Well, what can I say? I forgot it was a joint account and that he might be affected. Curse the Commerzbank! Curse my successful telephone cancelling!

I am going to end up with a terrible guilt complex. Not only do I feel bad about cancelling Stevie's card, but when we got home I put on the washing machine (with a final big bag of Playmobil in it) and now the washing machine is broken. It isn't able to drain, and we can't find the blockage, and even though there is no substantiating evidence, I think we all know that there is a high probability that a pride of lions are more than likely the cause of our soaking wet floor. Has anyone got a dark hole I can crawl into before the downstairs neighbours come round to complain about the massive costly damp patch on their ceiling?

Thursday, 16 December 2010

Conceptual eating

Taking my mind off things, last night we went out for a final goodbye meal with our friends who left Berlin today to return to Derby. Stevie has been desperate to try out Vapiano which is a chain of restaurants across Europe selling pizza and pasta. There is one not far from where we live and every time I've passed it it has been really busy. As you walk down the street you can look in the window and see chefs making the pasta by hand, and that has made me quite keen to try it too.

So that's where we went as our friends hadn't been there either. When we arrived we noticed that most of the seating is at high tables with high stools. Not ideal really for a 2 and 3 year old (complete with sledge). But we were also pleased to note that the place was mobbed - that's got to be a good sign when eating out, right? We eventually found a table with seats at a height that would not cause spinal injuries if the kids were to fall from them and a lady at the front desk gave us 4 swipe cards and menus and nicely explained to us how ordering worked. The menu is split into price bands (totally pointless to be honest) and once you have decided what you want you queue up at any of 5 or 6 stations to place your order and watch it being made right before your eyes. Everything about it was just a bit gimmicky. I think you are meant to be impressed by the 'coolness' of standing in a queue to watch your food being prepared, but 1 minute in you can't help but think it's an awful lot like standing in a queue in McDonalds and that's not really that cool.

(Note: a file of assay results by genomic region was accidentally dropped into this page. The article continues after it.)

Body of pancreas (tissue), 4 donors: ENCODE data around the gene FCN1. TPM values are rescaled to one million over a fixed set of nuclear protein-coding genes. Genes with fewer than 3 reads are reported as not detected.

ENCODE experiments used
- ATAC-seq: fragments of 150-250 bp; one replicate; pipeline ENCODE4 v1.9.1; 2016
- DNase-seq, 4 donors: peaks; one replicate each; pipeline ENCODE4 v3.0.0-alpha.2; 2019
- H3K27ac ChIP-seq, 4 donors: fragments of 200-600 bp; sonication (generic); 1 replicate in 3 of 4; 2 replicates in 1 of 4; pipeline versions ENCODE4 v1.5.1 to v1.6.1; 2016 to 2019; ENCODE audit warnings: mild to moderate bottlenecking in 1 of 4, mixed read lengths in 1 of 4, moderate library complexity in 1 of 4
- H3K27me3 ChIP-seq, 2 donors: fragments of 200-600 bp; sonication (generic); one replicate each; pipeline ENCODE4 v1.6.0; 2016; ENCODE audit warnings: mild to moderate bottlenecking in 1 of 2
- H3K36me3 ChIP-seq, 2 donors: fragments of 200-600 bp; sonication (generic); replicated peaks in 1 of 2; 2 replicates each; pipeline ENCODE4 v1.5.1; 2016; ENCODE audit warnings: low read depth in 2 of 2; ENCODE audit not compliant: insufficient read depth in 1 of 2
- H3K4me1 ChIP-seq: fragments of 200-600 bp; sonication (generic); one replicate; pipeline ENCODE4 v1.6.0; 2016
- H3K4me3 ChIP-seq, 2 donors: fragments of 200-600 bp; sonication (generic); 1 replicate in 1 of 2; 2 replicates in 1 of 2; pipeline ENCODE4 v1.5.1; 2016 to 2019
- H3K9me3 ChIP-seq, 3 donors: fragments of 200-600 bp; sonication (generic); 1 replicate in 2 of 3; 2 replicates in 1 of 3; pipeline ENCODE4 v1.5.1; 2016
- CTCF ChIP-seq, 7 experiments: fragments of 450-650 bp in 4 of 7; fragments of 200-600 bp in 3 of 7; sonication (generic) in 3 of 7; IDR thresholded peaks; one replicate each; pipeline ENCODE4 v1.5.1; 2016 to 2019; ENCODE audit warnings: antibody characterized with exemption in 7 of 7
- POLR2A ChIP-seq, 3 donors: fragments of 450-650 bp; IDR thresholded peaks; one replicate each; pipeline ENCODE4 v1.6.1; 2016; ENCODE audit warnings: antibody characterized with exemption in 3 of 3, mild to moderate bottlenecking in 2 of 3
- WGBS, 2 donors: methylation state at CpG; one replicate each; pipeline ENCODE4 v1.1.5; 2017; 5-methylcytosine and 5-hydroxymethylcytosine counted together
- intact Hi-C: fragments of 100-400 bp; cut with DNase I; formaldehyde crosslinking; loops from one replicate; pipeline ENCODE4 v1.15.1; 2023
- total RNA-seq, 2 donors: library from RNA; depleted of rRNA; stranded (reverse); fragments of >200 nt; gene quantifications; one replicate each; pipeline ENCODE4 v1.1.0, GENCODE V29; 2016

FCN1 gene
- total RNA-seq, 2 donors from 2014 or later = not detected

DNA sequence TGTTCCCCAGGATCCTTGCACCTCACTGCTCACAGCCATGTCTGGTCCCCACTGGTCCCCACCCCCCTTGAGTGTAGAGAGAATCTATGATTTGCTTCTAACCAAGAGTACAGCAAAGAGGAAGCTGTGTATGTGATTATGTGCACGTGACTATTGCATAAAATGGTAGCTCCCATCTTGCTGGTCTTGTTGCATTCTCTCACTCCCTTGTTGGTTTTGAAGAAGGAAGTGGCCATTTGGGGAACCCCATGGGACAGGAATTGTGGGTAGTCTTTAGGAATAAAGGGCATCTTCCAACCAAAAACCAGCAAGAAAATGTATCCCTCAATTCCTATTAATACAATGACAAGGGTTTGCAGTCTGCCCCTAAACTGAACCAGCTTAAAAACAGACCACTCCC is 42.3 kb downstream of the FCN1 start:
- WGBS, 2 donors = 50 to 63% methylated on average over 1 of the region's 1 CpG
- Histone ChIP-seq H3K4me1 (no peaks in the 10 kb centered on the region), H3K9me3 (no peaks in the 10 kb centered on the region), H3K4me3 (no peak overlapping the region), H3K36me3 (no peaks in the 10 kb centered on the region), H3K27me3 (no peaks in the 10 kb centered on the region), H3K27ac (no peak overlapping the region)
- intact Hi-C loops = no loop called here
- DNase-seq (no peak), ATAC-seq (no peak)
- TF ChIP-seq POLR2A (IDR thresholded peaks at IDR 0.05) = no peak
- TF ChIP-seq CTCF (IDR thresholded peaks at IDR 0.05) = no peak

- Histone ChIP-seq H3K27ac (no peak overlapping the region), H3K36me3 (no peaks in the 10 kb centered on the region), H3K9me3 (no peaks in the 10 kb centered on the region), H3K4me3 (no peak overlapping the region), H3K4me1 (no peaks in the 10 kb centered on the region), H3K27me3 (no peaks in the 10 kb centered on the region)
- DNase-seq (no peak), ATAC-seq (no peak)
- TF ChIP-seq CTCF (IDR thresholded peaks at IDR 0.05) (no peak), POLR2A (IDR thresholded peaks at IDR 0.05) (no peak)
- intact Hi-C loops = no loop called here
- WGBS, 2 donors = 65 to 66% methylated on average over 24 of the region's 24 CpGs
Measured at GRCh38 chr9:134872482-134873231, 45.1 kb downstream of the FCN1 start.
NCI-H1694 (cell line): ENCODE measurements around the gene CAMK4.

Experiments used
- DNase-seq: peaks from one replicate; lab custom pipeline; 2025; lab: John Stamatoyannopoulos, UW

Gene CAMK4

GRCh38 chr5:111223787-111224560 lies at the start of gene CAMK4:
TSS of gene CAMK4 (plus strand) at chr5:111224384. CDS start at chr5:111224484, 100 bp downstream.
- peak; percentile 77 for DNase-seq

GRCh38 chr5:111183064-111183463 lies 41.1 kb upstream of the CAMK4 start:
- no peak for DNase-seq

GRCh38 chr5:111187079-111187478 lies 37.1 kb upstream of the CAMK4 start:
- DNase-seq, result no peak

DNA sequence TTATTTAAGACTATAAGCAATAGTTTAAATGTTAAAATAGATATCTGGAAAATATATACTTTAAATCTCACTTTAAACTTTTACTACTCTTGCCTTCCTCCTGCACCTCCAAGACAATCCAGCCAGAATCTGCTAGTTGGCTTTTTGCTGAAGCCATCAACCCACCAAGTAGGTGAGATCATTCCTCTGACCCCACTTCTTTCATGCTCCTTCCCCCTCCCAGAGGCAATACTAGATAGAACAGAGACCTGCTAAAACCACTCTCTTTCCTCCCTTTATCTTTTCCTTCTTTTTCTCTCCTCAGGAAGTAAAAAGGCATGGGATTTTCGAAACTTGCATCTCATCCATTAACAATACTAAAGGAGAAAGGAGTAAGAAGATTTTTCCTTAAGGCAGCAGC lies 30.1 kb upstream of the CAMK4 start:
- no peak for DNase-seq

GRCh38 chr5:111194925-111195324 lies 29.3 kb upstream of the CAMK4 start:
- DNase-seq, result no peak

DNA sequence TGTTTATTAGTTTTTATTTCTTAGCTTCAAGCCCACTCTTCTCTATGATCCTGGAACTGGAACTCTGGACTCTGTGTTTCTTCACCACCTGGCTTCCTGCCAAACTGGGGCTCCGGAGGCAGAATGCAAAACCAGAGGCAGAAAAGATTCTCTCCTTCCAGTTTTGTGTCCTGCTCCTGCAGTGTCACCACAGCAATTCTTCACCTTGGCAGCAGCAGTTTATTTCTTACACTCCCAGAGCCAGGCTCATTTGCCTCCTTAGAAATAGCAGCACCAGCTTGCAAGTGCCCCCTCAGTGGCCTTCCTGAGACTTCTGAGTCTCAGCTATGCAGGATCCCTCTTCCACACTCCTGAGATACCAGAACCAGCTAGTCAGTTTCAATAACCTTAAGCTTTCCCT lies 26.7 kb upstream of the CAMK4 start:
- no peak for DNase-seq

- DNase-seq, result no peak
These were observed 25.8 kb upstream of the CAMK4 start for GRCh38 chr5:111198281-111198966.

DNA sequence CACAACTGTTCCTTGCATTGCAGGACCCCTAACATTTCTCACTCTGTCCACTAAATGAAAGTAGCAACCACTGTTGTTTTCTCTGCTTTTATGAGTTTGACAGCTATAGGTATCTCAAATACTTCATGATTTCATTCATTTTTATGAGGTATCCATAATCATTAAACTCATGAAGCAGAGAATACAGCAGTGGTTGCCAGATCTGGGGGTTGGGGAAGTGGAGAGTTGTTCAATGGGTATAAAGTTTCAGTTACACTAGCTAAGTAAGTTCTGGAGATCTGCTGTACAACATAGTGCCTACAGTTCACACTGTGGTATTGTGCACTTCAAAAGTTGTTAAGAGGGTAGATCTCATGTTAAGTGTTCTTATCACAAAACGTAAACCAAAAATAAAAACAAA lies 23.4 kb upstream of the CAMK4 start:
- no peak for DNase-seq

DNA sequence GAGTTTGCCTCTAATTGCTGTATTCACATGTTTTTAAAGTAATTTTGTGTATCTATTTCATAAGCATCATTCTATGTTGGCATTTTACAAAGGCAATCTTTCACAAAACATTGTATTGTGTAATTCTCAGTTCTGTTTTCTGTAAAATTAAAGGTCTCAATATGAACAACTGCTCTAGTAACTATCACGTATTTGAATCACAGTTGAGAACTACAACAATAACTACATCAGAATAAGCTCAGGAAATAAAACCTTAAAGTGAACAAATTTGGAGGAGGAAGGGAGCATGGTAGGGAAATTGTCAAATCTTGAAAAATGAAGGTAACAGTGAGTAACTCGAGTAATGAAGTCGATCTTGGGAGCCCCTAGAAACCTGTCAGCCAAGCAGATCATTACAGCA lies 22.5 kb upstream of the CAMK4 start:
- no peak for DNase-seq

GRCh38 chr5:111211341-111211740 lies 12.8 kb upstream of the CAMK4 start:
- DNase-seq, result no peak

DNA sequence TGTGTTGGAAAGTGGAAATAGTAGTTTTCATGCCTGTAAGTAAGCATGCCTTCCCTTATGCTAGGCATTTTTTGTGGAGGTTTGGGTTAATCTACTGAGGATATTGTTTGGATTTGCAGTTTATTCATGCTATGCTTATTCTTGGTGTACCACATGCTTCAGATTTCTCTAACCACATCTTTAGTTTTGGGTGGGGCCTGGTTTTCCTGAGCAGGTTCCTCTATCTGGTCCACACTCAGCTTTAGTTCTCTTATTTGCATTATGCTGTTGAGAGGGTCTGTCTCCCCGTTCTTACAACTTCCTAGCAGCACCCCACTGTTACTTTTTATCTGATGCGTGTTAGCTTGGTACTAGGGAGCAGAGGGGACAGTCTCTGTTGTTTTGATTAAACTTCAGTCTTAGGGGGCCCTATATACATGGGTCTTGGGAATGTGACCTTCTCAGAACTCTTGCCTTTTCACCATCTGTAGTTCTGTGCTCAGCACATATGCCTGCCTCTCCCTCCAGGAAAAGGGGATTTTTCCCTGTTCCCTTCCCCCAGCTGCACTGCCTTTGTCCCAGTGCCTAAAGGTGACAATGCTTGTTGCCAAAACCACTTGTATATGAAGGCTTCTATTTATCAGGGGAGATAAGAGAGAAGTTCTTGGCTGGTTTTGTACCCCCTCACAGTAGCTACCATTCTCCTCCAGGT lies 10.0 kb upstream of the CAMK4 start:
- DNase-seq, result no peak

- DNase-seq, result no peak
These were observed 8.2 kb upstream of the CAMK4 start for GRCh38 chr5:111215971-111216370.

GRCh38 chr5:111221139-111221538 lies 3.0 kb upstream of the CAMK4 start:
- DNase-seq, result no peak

Once you get to the top of your queue you get to watch your very own meal getting prepared. Again this is fun for about 30 seconds. The sullen chef asks you to select which pasta type you want and then you get to watch him take it from a shelf and tip it out of a takeaway container into a wok-like thing. Once he's made your meal you hand him your little swipe card and he adds the cost on to it. I was queueing with my friend and Hamish and I got my food first along with the kids. I went back to the table and then the guys went up and ordered their pizzas. By the time my friend got back to the table with her meal I had finished mine. And 20 minutes later when the pizzas were ready she had finished hers. Call me old fashioned but I quite like eating together and being served by someone.

The food was ok though, there was just a bit too much concept going on.